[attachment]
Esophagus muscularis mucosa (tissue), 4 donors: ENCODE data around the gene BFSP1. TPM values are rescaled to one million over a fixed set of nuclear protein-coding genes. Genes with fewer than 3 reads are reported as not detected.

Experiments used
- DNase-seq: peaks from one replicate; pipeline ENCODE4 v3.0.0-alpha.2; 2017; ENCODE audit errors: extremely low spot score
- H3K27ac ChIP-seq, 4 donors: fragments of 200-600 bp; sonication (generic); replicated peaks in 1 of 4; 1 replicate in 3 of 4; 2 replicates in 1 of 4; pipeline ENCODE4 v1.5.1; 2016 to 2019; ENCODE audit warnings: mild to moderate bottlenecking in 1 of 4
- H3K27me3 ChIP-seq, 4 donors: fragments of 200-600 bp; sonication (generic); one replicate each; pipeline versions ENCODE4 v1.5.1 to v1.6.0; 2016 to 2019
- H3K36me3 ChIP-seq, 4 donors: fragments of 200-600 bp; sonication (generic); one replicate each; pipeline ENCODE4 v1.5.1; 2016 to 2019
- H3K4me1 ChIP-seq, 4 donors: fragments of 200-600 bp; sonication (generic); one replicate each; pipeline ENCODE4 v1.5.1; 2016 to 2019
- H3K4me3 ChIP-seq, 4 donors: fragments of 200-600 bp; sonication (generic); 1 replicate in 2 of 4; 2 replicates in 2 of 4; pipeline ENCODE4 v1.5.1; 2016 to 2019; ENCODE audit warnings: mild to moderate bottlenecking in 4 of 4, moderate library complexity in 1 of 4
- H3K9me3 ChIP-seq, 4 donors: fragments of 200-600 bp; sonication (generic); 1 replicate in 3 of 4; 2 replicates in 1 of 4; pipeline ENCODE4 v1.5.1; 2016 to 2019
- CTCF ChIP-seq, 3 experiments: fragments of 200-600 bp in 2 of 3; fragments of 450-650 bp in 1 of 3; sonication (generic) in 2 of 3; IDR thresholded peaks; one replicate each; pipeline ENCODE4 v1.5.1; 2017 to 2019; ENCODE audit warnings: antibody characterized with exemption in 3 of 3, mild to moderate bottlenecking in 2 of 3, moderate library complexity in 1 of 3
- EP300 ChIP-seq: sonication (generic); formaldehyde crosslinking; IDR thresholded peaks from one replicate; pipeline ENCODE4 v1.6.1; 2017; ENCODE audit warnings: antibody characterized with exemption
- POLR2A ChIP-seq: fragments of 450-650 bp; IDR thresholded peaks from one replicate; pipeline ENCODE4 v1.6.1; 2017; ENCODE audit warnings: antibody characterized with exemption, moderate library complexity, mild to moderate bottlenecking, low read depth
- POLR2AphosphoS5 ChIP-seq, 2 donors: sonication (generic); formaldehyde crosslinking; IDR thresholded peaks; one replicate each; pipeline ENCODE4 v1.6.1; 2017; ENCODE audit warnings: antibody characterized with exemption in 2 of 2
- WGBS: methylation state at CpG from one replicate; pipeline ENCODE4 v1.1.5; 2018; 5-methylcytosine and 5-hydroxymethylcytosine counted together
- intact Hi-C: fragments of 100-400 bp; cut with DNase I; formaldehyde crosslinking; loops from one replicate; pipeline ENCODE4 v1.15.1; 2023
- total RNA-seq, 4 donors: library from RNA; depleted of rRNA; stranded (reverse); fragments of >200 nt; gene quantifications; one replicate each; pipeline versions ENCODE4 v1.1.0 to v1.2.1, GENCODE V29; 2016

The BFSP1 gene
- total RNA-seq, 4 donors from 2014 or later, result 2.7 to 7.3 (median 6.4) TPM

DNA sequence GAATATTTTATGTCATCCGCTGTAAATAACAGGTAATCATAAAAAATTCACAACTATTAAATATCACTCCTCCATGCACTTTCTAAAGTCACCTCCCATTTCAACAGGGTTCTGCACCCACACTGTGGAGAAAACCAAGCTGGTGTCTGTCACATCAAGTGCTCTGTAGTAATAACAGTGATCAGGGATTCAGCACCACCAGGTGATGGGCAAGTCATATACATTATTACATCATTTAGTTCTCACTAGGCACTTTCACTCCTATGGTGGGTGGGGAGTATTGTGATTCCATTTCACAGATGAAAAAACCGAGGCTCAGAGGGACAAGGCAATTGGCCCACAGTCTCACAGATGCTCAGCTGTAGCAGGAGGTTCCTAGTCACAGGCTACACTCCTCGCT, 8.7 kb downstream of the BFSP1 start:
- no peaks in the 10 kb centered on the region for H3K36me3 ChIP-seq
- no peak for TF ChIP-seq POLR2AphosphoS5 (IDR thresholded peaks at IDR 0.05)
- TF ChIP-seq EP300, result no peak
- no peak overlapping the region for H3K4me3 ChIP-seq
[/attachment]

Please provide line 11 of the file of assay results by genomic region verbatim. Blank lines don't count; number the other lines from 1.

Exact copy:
- EP300 ChIP-seq: sonication (generic); formaldehyde crosslinking; IDR thresholded peaks from one replicate; pipeline ENCODE4 v1.6.1; 2017; ENCODE audit warnings: antibody characterized with exemption